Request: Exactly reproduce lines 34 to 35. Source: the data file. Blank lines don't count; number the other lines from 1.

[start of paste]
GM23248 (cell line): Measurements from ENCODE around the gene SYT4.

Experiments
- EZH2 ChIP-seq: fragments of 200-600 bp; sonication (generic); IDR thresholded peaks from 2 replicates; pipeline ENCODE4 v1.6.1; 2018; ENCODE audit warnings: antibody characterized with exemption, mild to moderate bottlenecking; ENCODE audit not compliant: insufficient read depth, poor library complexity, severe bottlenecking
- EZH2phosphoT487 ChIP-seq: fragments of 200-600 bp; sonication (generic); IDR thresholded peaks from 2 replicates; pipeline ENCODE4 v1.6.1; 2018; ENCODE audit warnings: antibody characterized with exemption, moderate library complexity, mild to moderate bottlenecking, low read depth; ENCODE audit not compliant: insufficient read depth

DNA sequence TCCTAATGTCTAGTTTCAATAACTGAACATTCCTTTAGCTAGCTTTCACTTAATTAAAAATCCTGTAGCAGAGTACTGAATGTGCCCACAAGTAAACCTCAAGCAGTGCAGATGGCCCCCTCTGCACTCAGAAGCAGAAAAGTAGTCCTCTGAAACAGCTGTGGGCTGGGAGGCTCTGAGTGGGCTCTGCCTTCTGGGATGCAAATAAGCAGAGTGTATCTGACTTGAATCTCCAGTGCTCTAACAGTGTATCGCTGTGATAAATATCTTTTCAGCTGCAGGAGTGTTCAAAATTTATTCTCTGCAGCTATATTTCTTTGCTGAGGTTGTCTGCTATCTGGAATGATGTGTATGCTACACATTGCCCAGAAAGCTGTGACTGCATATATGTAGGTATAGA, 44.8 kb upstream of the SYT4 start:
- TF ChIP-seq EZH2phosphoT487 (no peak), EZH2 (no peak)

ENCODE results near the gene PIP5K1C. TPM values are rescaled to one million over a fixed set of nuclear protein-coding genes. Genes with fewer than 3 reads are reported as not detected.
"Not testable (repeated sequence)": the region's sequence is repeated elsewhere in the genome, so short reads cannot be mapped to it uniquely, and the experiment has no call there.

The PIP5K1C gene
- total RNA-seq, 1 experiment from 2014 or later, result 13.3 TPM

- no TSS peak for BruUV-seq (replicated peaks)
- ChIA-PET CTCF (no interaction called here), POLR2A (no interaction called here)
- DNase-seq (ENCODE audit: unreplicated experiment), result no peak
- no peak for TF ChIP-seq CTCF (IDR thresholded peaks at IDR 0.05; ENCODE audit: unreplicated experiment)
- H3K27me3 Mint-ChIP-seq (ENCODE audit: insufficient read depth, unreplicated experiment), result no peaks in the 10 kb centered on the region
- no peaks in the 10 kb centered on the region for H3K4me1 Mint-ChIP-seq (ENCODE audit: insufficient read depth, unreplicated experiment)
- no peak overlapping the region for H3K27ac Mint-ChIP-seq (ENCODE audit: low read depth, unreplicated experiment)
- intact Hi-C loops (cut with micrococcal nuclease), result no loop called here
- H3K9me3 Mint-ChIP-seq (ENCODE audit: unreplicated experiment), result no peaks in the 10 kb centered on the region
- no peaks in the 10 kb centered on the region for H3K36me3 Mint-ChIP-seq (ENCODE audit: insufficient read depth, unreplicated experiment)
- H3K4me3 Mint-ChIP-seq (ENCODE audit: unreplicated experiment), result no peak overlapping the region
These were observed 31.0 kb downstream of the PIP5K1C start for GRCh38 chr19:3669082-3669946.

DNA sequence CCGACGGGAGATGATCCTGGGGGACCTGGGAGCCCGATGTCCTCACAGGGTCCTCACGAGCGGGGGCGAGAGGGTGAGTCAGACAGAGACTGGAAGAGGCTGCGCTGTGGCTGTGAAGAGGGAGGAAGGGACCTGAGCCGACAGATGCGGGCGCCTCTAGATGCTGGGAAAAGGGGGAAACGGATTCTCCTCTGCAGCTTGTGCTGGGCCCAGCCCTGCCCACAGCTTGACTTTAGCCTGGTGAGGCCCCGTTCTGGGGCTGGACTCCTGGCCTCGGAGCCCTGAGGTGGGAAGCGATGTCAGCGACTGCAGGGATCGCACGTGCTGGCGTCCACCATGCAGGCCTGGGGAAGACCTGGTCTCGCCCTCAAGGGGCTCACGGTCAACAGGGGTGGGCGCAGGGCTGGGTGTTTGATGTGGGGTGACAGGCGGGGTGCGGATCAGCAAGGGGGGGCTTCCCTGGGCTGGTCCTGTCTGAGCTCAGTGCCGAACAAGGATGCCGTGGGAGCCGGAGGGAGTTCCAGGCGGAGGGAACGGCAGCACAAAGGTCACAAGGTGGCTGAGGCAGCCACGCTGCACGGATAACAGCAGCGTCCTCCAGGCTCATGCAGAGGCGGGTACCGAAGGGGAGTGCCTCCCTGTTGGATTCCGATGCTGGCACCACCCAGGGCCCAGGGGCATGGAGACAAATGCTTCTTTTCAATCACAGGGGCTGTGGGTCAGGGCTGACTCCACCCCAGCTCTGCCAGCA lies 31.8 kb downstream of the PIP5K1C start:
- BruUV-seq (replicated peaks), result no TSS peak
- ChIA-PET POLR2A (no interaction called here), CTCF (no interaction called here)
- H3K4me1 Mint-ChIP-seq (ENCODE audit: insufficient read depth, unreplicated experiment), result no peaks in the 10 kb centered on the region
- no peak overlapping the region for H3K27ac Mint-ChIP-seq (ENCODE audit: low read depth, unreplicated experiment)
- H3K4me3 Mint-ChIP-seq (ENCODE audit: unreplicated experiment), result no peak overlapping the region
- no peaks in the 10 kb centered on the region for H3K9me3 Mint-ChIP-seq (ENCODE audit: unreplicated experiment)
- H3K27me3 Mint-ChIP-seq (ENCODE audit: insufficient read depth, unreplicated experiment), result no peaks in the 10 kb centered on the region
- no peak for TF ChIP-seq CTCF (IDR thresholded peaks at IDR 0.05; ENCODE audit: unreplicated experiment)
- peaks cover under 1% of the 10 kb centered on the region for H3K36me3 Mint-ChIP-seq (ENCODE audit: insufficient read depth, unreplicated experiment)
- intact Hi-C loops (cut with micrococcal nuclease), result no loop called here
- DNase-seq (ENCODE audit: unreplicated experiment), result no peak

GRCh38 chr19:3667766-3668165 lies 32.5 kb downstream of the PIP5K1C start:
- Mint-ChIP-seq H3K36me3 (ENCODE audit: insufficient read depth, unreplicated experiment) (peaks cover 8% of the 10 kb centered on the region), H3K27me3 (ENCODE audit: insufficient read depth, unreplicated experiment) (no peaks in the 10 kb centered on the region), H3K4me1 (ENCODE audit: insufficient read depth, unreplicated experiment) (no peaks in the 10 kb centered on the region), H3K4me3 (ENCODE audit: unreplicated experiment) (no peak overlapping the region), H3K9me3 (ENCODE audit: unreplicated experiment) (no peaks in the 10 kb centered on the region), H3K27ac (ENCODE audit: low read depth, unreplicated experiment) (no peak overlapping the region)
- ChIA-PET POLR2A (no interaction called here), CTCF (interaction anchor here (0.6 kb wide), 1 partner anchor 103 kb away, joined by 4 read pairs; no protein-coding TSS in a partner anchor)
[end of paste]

- DNase-seq (ENCODE audit: unreplicated experiment), result no peak

GRCh38 chr19:3667766-3668165 lies 32.5 kb downstream of the PIP5K1C start: